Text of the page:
Tip 3: Make sure the car battery is secure and has great battery wires.   The battery needs to be secured at all times.  If a battery is jostling around it’ll be impaired and might short circuit.   This will ruin the battery and even damage your car while creating a security risk.   The same could happen if you have awful battery cables (or they’re not connected properly).  So check your cables and make sure they have a secure connection also.

Tip 4: Insulate your car battery from extreme changes in temperature.  Protecting your vehicle battery from large changes in temperature will help maximize the battery’s lifespan.   To do this you can use a car battery insulating material.   Newer model cars currently have these kits installed typically.  But if your car does not have one, you can easily install one yourself.   Just make sure it fits your car’s battery compartment.  Generally the companies selling these battery insulation kits will have a form on their website where you can put in your car model and year, and it will tell you if your battery will match their kit — such as here (top of page).   These protective battery sleeves are typically made from plastic or an acid resistant, thermal resistant material.   These car battery insulation kits will insulate your battery and guard it while still allowing proper ventilation.

Tip 5: Fully control your car battery at least once a week (use a car battery charger or shut-off if you have to).   Your car battery drains even when the car is off.  That happens because current is drawn from the battery by car accessories (radio, lights, etc.) or even the car computers.   This is the reason why people come home from long vacations and find their car battery dead.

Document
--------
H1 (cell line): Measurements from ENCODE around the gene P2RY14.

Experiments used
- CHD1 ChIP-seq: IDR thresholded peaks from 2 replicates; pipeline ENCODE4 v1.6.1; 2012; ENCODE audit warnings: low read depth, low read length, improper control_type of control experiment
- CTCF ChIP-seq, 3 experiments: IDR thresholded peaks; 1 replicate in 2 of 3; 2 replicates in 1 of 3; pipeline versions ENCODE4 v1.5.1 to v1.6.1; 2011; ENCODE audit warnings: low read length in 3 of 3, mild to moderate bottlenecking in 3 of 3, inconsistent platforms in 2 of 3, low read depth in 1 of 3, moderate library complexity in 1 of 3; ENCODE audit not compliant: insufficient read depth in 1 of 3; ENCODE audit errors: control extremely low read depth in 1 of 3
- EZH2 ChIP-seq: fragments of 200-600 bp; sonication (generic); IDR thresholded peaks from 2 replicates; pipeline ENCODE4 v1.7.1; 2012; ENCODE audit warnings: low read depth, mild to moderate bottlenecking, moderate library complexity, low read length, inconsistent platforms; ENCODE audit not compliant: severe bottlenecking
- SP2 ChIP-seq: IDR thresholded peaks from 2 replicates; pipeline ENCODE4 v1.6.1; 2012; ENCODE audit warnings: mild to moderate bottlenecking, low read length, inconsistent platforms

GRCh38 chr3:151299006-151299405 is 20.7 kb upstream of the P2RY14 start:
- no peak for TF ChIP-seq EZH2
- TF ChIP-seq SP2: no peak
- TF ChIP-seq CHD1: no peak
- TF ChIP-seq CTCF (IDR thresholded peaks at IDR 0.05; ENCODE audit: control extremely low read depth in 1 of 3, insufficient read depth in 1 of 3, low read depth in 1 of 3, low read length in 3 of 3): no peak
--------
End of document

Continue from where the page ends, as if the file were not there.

Car battery chargers (solar or regular ) will keep the optimum charge level of your car battery when the car is not in use.   They do it by providing enough electricity for the car accessories and car computer, so that they do not continuously draw current from the vehicle battery when the car is off.   They’re also useful if you go on a lot of short car trips (like to work and back daily ) and never give your battery a chance to fully recharge.  Repeatedly doing so will dramatically shorten your battery’s life — unless you use a car battery charger or interchange batteries, leaving one at home to fully charge.   The most important thing to remember with this tip is…make sure you fully charge your car battery at least once a week because it will greatly increase the life span of your battery.  Do this with a charger, interchanging batteries…or simply going on a car ride long enough to recharge the battery.

Tip 6: Assess your car battery’s water level.   Most car batteries indicate if there’s a need for water.   So check the vehicle battery water level indicator regularly and when water is required, refill the battery with distilled water (and that’s important, ONLY use distilled water to refill your car battery).

Tip 7: Do NOT overcharge your car battery.   Never overcharge your car battery. Lead-acid batteries release hydrogen and oxygen gases when they are overcharged.  

  1. It can be volatile.

Tip 8: Check your car’s alternator.   If you’re doing everything we have recommended in this guide but your car batteries are dying early, you will want to look at your car’s alternator (or get a mechanic to check it).   If your alternator is bad it will results in ineffective recharging of your battery and dramatically shorten your battery’s lifespan.